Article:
West African Notes

West Africa’s Notable Drums

Rhythm and tempo is Africa’s trademark of music. Beats are part of everyday life on the continent and West Africa isn’t left out when it comes to instruments of music that give people of colour the gyration and moves which sets them apart and gives them a musical slant that has come to be recognized and respected over time. The role drums play in Africa’s world is a central one that goes beyond just music and in West Africa certain beats are only known to bounce off certain drums.


These are part of a family of hourglass shaped pressure drums; in the Yoruba language of West Africa, these include "gan gan" (the smallest member of this drum family) or "dun dun" (the largest of the talking drums.) The drum heads at either end of the drum's wooden body are made from hide, fish-skin or other membranes which are wrapped around a wooden hoop. Leather cords or thongs run the length of the drum's body and are wrapped around both hoops; when you squeeze these cords under your arm, the drum heads tighten, changing the instrument's pitch. While this type of instrument can be modulated quite closely, its range is limited to a gathering or market-place, and it is primarily used in ceremonial settings. Ceremonial functions could include dance, rituals, story-telling and communication of points of order.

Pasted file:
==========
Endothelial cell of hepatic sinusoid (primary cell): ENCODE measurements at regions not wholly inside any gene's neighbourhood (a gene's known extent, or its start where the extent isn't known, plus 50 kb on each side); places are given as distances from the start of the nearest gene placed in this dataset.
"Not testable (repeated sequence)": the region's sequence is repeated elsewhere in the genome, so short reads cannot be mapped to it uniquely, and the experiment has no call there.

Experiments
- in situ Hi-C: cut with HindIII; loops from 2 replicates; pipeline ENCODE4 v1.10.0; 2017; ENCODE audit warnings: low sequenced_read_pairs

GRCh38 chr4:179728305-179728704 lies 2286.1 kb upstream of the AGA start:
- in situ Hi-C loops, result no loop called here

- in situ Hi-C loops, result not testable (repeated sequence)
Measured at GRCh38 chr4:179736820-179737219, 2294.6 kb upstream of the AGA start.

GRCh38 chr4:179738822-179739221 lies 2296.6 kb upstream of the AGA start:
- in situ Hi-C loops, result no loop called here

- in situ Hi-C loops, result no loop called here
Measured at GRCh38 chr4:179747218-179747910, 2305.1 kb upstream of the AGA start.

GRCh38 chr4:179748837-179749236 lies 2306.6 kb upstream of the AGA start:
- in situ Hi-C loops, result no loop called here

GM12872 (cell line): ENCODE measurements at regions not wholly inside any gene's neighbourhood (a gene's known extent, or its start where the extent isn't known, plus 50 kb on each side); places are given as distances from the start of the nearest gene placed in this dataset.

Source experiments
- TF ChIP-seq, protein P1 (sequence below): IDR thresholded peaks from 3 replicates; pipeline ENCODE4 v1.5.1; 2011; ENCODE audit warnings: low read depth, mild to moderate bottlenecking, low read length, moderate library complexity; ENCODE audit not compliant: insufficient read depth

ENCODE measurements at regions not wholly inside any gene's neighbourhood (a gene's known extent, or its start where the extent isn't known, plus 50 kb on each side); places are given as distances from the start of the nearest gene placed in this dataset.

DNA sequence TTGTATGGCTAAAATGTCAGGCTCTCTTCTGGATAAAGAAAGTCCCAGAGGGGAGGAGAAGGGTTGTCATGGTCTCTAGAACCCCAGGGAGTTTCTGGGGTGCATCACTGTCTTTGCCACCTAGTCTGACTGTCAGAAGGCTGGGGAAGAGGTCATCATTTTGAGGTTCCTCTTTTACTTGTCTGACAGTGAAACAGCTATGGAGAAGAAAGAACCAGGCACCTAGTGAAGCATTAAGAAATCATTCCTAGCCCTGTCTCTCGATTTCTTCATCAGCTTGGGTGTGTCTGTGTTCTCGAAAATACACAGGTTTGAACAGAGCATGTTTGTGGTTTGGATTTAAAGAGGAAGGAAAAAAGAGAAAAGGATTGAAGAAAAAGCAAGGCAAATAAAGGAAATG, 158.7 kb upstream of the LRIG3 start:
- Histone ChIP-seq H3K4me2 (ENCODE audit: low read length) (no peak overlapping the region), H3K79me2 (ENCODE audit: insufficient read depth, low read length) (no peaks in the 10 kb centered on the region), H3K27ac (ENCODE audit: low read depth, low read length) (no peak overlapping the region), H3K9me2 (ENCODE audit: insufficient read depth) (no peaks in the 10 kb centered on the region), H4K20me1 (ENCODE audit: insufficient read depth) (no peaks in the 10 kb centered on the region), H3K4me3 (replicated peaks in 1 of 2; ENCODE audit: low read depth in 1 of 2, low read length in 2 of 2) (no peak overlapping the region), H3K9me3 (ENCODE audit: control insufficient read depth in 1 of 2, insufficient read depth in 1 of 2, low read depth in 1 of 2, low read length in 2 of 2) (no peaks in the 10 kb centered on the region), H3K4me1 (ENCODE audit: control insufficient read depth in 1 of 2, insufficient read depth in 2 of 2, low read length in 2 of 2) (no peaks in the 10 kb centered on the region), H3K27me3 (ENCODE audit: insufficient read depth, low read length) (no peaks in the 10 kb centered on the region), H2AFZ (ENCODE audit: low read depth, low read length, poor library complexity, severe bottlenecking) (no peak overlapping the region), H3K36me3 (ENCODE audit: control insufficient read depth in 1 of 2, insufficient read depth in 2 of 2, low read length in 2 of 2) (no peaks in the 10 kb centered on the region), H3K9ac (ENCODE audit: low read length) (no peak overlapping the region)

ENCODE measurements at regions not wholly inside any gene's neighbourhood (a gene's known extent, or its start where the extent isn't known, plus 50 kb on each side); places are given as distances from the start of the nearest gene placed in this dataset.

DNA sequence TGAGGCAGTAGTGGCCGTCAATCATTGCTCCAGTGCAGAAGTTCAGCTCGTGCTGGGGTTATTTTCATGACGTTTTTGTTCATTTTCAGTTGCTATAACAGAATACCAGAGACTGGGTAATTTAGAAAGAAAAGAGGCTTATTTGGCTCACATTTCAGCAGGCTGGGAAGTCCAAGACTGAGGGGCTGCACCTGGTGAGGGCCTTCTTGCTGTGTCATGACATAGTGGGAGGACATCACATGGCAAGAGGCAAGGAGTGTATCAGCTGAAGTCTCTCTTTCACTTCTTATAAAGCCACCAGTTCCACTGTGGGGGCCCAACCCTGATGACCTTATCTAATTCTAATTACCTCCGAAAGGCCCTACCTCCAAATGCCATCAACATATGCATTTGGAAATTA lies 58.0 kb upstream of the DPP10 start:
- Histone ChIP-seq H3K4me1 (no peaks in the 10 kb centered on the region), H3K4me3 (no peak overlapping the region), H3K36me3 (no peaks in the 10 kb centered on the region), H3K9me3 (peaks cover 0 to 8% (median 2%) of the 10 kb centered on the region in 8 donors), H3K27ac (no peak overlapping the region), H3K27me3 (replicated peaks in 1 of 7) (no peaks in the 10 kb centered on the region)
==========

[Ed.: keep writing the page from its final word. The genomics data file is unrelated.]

This is a rope-tuned skin-covered goblet drum played with bare hands, originally from West Africa. According to the Bamana people in Mali, the name of the djembe comes from the saying "Anke djé, anke bé" which translates to "everyone gather together in peace" and defines the drum's purpose. The djembe has a body (or shell) carved of hardwood and a drumhead made of untreated (not limed) rawhide, most commonly made from goatskin. The djembe can produce a wide variety of sounds, making it one of the most versatile drums. The drum is very loud, allowing it to be heard clearly as a solo instrument over a large percussion ensemble. The Malinké people say that a skilled drummer is one who "can make the djembe talk;" meaning that the player can tell an emotional story. (The djembe was never used by the Malinké as a signaling drum to send messages).


They originated in West Africa; they were later adopted by Cuban culture in the late 1800s after the abolition of slavery. Cubans are responsible for adding metal tuning lungs in the 1940s so the drums would be easier to tune; previously bongos were tuned with a heat source. Bongos are held between the knees, and drummers traditionally play the instruments in pairs. Earlier models of bongs are made from wooden shells, but many modern varieties are constructed from fiberglass.

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